Several oil tankers were reportedly attacked or sabotaged off the coast of the United Arab Emirates over the weekend, raising fears that shipping lanes in the Persian Gulf could become flash points. “It’s going to be a bad problem for Iran if something happens,” Mr. Trump said on Monday, asked about the episode.

Emirati officials are investigating the apparent sabotage, and American officials suspect that Iran was involved. Several officials cautioned, however, that there is not yet any definitive evidence linking Iran or its proxies to the reported attacks. An Iranian Foreign Ministry spokesman called it a “regretful incident,” according to a state news agency.

In Brussels, Pompeo met with the foreign ministers of Britain, France and Germany, cosignatories of the 2015 Iran nuclear deal, as well as with the European Union’s foreign policy chief, Federica Mogherini. He did not speak to the media, but the European officials said they had urged restraint upon Washington, fearing accidental escalation that could lead to conflict with Iran.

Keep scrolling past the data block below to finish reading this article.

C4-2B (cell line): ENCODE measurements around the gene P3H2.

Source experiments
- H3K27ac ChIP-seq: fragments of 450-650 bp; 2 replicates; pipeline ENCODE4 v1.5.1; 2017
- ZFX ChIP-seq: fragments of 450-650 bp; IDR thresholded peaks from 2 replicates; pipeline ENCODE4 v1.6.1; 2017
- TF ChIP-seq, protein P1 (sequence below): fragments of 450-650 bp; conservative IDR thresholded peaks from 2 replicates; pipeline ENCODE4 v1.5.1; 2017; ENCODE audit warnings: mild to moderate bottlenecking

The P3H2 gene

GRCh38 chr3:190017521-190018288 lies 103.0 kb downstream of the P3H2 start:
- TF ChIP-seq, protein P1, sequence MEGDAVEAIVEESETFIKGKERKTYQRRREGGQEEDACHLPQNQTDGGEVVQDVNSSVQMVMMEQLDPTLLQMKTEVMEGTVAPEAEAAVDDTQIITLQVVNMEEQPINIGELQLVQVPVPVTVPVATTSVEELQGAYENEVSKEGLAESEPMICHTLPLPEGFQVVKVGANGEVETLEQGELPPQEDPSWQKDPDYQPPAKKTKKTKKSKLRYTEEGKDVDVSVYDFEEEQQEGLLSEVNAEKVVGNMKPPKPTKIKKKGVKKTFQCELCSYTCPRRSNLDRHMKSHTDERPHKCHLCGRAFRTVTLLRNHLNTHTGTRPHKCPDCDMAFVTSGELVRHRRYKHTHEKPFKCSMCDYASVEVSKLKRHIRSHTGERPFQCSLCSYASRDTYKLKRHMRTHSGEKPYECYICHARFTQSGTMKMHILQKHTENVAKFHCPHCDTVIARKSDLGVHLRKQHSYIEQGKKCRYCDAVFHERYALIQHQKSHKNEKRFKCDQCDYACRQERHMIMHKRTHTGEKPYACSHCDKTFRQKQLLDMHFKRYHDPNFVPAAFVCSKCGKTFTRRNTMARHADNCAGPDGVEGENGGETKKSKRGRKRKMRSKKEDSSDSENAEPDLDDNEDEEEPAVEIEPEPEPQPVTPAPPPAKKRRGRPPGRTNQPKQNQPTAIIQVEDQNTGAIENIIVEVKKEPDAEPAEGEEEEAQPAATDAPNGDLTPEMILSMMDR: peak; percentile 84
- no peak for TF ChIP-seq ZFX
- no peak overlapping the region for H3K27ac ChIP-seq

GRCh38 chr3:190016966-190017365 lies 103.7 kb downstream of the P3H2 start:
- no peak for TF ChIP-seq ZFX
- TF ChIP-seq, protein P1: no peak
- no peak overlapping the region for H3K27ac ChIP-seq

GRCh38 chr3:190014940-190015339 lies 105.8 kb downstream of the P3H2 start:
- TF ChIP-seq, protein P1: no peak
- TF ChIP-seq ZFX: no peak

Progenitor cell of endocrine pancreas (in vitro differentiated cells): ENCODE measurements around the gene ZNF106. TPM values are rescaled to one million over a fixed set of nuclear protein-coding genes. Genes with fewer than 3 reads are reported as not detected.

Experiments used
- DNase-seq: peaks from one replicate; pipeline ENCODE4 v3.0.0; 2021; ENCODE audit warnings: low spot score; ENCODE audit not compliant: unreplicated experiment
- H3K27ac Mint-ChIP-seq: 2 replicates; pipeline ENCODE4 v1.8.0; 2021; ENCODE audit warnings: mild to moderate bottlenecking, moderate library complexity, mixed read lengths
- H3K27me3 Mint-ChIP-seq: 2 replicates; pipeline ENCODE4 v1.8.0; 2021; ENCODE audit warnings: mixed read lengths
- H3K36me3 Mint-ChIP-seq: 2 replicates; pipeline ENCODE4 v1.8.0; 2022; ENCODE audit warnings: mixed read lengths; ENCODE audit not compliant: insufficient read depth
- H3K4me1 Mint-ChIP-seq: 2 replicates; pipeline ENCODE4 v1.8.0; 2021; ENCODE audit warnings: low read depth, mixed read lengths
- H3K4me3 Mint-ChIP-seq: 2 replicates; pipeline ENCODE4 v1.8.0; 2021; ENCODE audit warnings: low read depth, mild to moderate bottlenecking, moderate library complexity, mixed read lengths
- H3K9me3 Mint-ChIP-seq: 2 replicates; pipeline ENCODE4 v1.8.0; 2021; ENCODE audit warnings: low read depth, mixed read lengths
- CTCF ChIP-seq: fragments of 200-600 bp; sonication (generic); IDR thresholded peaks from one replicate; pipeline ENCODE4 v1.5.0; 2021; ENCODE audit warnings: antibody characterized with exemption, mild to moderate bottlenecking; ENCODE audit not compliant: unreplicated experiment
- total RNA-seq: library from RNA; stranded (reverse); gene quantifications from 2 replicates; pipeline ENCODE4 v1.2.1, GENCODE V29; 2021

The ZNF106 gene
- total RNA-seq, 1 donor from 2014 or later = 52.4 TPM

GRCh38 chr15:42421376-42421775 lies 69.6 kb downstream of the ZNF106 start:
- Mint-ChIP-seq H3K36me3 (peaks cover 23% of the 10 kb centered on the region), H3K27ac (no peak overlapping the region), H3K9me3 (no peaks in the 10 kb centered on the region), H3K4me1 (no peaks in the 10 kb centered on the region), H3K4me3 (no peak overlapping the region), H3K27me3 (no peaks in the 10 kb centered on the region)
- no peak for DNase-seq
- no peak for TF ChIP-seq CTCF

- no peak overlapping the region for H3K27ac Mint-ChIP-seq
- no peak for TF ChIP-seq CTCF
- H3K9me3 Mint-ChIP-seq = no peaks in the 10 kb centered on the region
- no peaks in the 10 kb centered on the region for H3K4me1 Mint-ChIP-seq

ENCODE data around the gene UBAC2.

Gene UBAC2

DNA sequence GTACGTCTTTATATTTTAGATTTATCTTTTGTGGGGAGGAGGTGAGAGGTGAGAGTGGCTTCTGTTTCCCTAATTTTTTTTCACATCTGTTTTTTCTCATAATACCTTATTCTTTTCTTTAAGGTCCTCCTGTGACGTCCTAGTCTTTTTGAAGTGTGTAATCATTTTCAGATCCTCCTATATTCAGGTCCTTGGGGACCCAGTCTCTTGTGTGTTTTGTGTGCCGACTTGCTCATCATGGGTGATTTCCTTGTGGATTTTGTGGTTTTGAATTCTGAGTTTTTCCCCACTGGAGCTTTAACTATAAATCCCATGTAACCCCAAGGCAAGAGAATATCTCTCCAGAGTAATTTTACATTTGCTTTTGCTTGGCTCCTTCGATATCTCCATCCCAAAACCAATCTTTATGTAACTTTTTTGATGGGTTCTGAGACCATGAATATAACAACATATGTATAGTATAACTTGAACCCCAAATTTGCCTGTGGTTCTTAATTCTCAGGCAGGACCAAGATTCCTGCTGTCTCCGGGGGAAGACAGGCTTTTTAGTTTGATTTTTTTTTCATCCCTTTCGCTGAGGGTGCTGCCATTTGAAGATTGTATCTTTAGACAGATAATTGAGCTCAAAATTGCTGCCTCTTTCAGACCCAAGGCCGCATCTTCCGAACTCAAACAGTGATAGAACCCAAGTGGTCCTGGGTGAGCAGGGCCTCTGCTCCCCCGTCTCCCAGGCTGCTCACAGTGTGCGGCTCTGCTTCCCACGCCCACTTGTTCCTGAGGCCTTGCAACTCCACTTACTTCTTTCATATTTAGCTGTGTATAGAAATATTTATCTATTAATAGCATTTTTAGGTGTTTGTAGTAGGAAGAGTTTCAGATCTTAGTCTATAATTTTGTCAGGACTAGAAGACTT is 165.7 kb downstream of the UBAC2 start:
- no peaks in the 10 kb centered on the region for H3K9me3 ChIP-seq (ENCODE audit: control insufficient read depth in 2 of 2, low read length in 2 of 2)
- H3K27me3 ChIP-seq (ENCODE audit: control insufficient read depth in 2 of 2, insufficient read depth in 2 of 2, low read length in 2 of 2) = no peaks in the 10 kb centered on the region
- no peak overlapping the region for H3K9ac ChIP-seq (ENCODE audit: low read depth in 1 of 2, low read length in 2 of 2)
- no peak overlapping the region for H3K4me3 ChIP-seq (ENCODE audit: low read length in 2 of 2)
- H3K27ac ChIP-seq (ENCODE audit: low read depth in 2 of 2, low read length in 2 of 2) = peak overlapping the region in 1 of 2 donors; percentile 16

“We are very worried about the risk of a conflict happening by accident, with an escalation that is unintended really on either side,” said Jeremy Hunt, the British foreign secretary.

The Iranian government has not threatened violence recently, but last week, President Hassan Rouhani said Iran would walk away from parts of the 2015 nuclear deal it reached with world powers. Trump withdrew the United States from the agreement a year ago, but European nations have urged Iran to stick with the deal and ignore Trump’s provocations.

The high-level review of the Pentagon’s plans was presented during a meeting about broader Iran policy. It was held days after what the Trump administration described, without evidence, as new intelligence indicating that Iran was mobilizing proxy groups in Iraq and Syria to attack American forces.

As a precaution, the Pentagon has moved an aircraft carrier, B-52 bombers, a Patriot missile interceptor battery and more naval firepower to the gulf region.

At last week’s meeting, Shanahan gave an overview of the Pentagon’s planning, then turned to General Dunford to detail various force options, officials said. The uppermost option called for deploying 120,000 troops, which would take weeks or months to complete.

Among those attending Thursday’s meeting were Shanahan; Bolton; General Dunford; Gina Haspel, the CIA director; and Dan Coats, the director of national intelligence.